Early historyOtto-FlugzeugwerkeA series of double-hulled aircraft for Russia at the Otto factoriesGustav Otto was the son of the wealthy Nikolaus August Otto, the inventor of the four-stroke internal combustion engine. Gustav was an aviator and one of the first flight pioneers in Bavaria. Along with a few others, Gustav flew machines made of wood, wire, canvas and powered by an engine. Through their passion for these flying machines, they helped transform aviation from a do-it-yourself hobby to a genuine industry vital to the military, especially after the breakout of World War I.a Gustav Flugmachinfabrik biplane in 1910Gustav, in 1910, received the German aviation license no. 34, and, in the same year, set up a training school and a factory that came to be called Otto-Flugzeugwerke in 1913. The factory was located on Lerchenauer Strasse, east of the Oberwiesenfeld troop maneuver area in the Milbertshofen district of Munich (this area later became Munich's first airport). He concentrated on building Farman inspired pushers (he had got his own license on an Aviatik-Farman), and soon became the main supplier for the Bayerische Fliegertruppen (Royal Bavarian Flying Corps). Both the Otto-Werke and his AGO Werke companies, which from 1914 developed different aircraft, were not successful in getting any orders from the Prussian military due to unexplained quality issues. The military urged Otto to revise his production line, but the issues were never resolved. Suffering financially, the Otto company was purchased by a consortium, which included MAN AG as well as some banks, in February 1916. One month later, on this company’s premises the investors established a new business, Bayerische Flugzeugwerke AG. AGO closed down in 1918, the facilities being taken over by AEG.[edit] Rapp MotorenwerkeIn 1913 Karl Rapp established Rapp Motorenwerke in a few wooden buildings of a former bicycle factory near the Oberwiesenfeld. This new company specialized in airplane engines.After the outbreak of World War I, Rapp started to supply aeroengines to the Austrian army. However, the engines suffered severe vibration problems, causing the military to decline purchasing the poorly performing engines. Rapp would quickly have gone out of business if his main customer, Austrian military forces, had not had Austro-Daimler V12 aircraft engines built here during war under a license. Austro-Daimler at the time was unable to meet its own demands to build V12 Aero engines. The officer supervising aero-engine building at Austro-Daimler on behalf of the Austrian navy was Franz Josef Popp. When it was decided to produce Austro-Daimler engines at Rapp Motorenwerke, it was Popp who was delegated to Munich from Vienna to supervise engine quality.However, Popp did not restrict himself to the role of observer, but became actively involved in the overall management of the company. Popp was also the person who convinced Karl Rapp to accept the application of Max Friz, a young aircraft engine designer and engineer at Daimler. At first Rapp was going to turn down Friz’s request; however, Popp successfully intervened on Friz’s behalf, because he recognized that Rapp Motorenwerke lacked an able designer. In the space of a few weeks he designed a new aero-engine, which, with an innovative carburettor and a variety of other technical details, was superior to any other German aero-engine. Later, this engine would gain world renown under the designation “BMW IIIa”.The recognition that Max Friz gained with his engine made it clear to all the senior managers that up to now Karl Rapp and his inadequate engine designs had held the company back from success. In Friz they now had an excellent chief designer on hand and were no longer dependent on Rapp. On 25 July 1917 the partners in the company therefore terminated Karl Rapp’s contract. The end of this collaboration had been coming for a long time. When Rapp’s departure was finally a certainty, another important decision had to be made. If the man who had lent his name to the company was now leaving it, a new name was naturally required. So, on 21 July 1917, Rapp Motorenwerke GmbH was renamed Bayerische Motorenwerke GmbH.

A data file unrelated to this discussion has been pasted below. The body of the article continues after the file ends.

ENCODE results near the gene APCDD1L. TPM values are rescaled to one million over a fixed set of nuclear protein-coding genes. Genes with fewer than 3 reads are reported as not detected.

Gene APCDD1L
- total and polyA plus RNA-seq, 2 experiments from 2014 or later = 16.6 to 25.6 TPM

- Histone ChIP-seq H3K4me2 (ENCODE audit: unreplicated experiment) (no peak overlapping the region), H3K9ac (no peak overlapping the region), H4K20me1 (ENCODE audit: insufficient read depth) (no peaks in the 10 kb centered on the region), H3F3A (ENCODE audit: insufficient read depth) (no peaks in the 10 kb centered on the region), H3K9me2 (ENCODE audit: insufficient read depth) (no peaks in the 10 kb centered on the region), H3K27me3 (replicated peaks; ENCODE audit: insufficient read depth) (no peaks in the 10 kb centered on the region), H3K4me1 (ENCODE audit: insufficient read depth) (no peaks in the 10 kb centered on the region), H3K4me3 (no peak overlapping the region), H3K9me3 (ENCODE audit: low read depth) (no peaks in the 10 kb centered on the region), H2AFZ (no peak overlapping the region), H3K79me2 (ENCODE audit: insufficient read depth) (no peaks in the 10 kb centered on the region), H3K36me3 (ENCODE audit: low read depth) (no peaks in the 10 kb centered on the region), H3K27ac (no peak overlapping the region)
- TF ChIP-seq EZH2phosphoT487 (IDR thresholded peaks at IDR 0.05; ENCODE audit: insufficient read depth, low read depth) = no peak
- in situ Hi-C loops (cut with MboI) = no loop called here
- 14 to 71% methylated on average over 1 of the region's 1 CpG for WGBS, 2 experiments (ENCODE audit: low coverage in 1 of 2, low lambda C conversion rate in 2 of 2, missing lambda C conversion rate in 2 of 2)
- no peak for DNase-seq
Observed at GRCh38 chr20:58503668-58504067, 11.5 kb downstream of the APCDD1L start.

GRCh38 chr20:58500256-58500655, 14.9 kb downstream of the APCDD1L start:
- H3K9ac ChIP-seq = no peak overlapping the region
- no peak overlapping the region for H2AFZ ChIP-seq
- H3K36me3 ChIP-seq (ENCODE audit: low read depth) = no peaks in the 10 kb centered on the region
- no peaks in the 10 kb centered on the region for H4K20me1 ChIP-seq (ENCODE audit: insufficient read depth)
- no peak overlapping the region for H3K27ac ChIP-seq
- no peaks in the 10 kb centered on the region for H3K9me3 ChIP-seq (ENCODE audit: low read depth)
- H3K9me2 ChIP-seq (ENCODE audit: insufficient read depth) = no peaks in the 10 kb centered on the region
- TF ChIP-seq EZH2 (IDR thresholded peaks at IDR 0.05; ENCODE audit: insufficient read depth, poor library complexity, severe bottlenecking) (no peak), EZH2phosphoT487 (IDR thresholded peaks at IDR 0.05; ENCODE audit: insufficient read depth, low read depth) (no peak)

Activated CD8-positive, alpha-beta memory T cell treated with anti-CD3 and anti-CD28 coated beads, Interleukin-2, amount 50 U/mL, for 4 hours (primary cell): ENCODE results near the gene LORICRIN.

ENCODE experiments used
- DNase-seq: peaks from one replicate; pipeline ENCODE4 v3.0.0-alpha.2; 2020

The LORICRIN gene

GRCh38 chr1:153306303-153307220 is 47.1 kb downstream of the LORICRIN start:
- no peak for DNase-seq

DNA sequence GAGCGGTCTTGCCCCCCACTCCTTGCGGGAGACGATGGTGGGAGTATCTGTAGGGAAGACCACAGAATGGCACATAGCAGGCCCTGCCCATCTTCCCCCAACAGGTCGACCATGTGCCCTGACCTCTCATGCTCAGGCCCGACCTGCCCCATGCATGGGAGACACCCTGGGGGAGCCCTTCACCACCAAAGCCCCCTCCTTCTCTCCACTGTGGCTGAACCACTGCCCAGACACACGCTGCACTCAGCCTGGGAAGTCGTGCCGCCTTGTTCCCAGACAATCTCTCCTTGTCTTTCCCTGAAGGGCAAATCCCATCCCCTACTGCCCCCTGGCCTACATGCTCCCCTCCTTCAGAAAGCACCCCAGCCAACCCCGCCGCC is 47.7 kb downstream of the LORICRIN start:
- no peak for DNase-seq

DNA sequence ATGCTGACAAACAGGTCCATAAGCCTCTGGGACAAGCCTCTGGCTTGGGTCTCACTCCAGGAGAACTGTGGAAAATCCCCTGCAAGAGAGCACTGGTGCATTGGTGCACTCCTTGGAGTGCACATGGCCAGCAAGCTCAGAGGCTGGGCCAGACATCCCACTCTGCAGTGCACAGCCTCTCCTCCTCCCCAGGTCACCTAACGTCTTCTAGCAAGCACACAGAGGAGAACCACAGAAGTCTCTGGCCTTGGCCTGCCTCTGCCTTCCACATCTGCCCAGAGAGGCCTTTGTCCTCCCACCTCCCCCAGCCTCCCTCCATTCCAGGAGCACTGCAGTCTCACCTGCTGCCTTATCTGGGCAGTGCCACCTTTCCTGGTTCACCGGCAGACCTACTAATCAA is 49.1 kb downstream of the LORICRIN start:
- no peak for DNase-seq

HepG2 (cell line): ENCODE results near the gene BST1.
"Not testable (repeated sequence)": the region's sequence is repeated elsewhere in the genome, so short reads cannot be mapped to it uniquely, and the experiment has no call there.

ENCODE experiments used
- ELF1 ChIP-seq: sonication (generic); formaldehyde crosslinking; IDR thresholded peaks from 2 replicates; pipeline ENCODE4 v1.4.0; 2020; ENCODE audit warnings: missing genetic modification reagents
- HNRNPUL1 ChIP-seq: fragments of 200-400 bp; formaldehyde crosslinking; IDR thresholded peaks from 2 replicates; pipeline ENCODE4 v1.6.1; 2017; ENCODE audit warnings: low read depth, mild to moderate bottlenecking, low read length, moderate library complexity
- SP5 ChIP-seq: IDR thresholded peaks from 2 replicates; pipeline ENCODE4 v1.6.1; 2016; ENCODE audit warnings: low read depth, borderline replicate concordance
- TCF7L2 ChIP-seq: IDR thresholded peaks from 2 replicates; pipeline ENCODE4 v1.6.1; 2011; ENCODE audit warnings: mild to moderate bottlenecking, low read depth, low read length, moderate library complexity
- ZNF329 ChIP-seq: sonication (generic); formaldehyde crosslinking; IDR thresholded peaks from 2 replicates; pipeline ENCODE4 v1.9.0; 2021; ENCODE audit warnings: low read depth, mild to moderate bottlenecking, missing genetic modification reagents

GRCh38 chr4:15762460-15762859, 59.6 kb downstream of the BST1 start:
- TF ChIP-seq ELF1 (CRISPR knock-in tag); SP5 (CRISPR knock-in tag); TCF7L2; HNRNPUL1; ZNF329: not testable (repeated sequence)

The R32-a legend is made Main article: History of BMW motorcyclesR32: the first BMW motorcycleAt the German Motor Show in Berlin (September 28 – October 7, 1923) BMW exhibited the R32 to the public for the first time. The first motorcycle from BMW convinced the experts immediately, and was an instantly popular product with consumers. A comment in the magazine DER MOTORWAGEN read: "And finally, the culmination of the exhibition, the new BMW motorcycle (494 cc) with the cylinders arranged transversely. Despite its youth it is a remarkably fast and successful motorcycle."In 1924 BMW built its first model motorcycle, the R32. This had a 500 cc air-cooled horizontally-opposed engine, a feature that would resonate among their various models for decades to come, albeit with displacement increases and newer technology. The major innovation was the use of a driveshaft instead of a chain to drive the rear wheel. To this day the driveshaft and boxer engine are still used on BMW motorcycles.Automobiles BMW's first automobile, the BMW DixiBMW’s automobile history had begun much earlier than 1924, if only in the form of proposals and prototypes. Correspondence dating back to 1918 shows the first use of the term “automobile” in BMW history. But no details, let alone images have come down to us regarding this fourwheeled primogenitor. Subsequently, BMW manufactured various built-in motors with four and two cylinders that powered a wide variety of agricultural vehicles in the early 1920s. The spectrum of machinery driven across the land by BMW units ranged from single-track cars to huge farm tractors. Around 1925 two specially hired BMW designers, Max Friz and Gotthilf Dürrwächter, both former employees of Daimler-Benz in Stuttgart, were commissioned by BMW’s Managing Director Franz Josef Popp to design a BMW production car. From this first, demonstrably operational BMW car – though as yet lacking any bodywork, BMW laid the groundwork for one of the world's most respected manufacturer of automobiles.Success for BMW in this industry came from an already proven source-the Seven. In 1927 the tiny Dixi, an Austin Seven produced under license, began production in Eisenach. BMW bought the Dixi Company the following year, and this became the company's first car, the BMW 3/15. By 1933 BMW was producing cars that could be called truly theirs, offering steadily more advanced I6 sports and saloons (sedans). The pre-war cars culminated in the 327 coupé and convertible, the 328 roadster, fast 2.0 L cars, both very advanced for their time, as well as the upscale 335 luxury sedan.World War IIThe German invasion of Poland and the associated commencement of hostilities meant that the government ordered production in parts of the German economy to be converted to the manufacture of armaments. Josef Popp was skeptical against shifting the focus of production to aeroengine production. Popp's thinking that this would provide a one sided orientation for the group by focusing its activities on armament in preparation for war. Although this area was financially lucrative, it would mean that the group was heavily dependent on decisions made by the National Socialist regime. In June 1940, he wrote to the Chairman of the Supervisory Board, Emil Georg von Stauss, explaining that the situation could “threaten the very existence of BMW AG if there were any setback to aeroengine production”.[7] The strategically important position of BMW for air armament would lead to a rise in the volume of specifications and more interference from political and military agencies, which would in turn increasingly restrict the scope for entrepreneurial maneuvers. This would weaken the position of the group’s management. It would also erode the position of Franz Josef Popp, who up until then had directed the company largely autonomously and autocratically.BMW primarily had to concentrate on the development and production of air-cooled aeroengines. These activities were bundled within BMW Flugmotorenbau GmbH. Motorcycle production located at BMW AG in Munich had to abandon civilian production by 1940. The company was eventually only producing the R12 and from 1941 the R75, which was supplied to the Wehrmacht. At the beginning of 1942, a government order demanded that all motorcycle production should be transferred to Eisenach, so that the main plant in Munich could be used for engine construction. A short time later in 1942, BMW was forced to abandon motorcycle production altogether.A wide range of aeroengines were produced for the Luftwaffe, including one of the most powerful available- the BMW 801. Over 30,000 different aeroengines were manufactured up to 1945. BMW also researched jet engines, producing the BMW 003, and rocket-based weapons.BMW AG had already had to give up its automobile manufacturing operations with effect from 1940, because the company was not producing any cars for the army. As a result, only repairs were carried out in this area, some engines were manufactured and a development department was maintained.The executive body statutes were introduced on October 1, 1940, under which all subsidiaries had to transfer all their profits and losses in full to their relevant parent company and ultimately to BMW AG. Expansion of business in the aeroengine sector and the legal framework conditions required several injections of capital. The majority of these funds were transferred immediately to Flugmotorenbau GmbH. The total capital of BMW AG increased in stages to RM 100 million by 1944. From January 1, 1944, further restructuring was carried out within the Group: 1) All sales were now effected through BMW AG, the GmbHs only acted as property companies. 2) Production was organized into 4 works groups operating independently of the legal structure of the Group (Munich, Allach, Eisenach and Berlin).Foreigners were also employed from mid-1941, in order to make up for the lack of workers and to maintain production. Foreigners were used at all sites and by 1944, they generally made up between 40% and 50% of the workforce at BMW, which numbered over 50,000 at that time. The legal status of foreign workers ranged from prisoners of war to forced labor.BMW used forced slave labor primarily from concentration camps between 1941 and 1945.At the end of the war, the plants of BMW AG were confiscated by Allied troops. The production of armaments at the company was of course brought to an end.Second crisis for BMW AG – WWII aftermath 1954 BMW 502 V8 SuperThe acclaimed 1956 BMW 507BMW AG was heavily bombed towards the end of the war, reducing most of the companies production facilities to rubble. In fact, by the end of the war, the Munich plant was completely destroyed.[8] Of its sites, those in eastern Germany (Eisenach-Dürrerhof, Wandlitz-Basdorf and Zühlsdorf) were seized by the Soviets. After the war the Munich factory took some time to restart production in any volume. BMW was banned from manufacturing for three years by the Allies and did not produce a motorcycle, the R24, until 1948, and a car model until 1952. During the three year ban BMW used scraps and what resources they had available to manufacture bicycles and kitchen supplies. [9]In the east, the company's factory at Eisenach was taken over by the Soviet Awtowelo group which formed finally the Eisenacher Motor-Werke. That company offered "BMWs" for sale until 1951, when the Bavarian company prevented use of the trademarks: the name, the logo and the "double-kidney" radiator grille.The cars and motorcycles were then branded EMW (Eisenacher Motoren-Werke), production continuing until 1955.BMW Isetta- sales of this car saved the company in post WWII Germany In the west, the BAC, Bristol Aeroplane Company, inspected the factory, and returned to Britain with plans for the 326, 327 and 328 models. These plans, which became official war reparations, along with BMW engineer Fritz Fiedler allowed the newly formed Bristol Cars to produce a new, high-quality sports saloon (sedan), the 400 by 1947, a car so similar to the BMW 327 that it even kept the famous BMW grille.In 1948 BMW produced its first postwar motorcycle and in 1952 it produced its first passenger car since the war. However, its car models were not commercially successful; models such as the acclaimed BMW 507 and 503 were too expensive to build profitably and were low volume.By the late 1950s, it was also making bubble-cars such as the Isetta.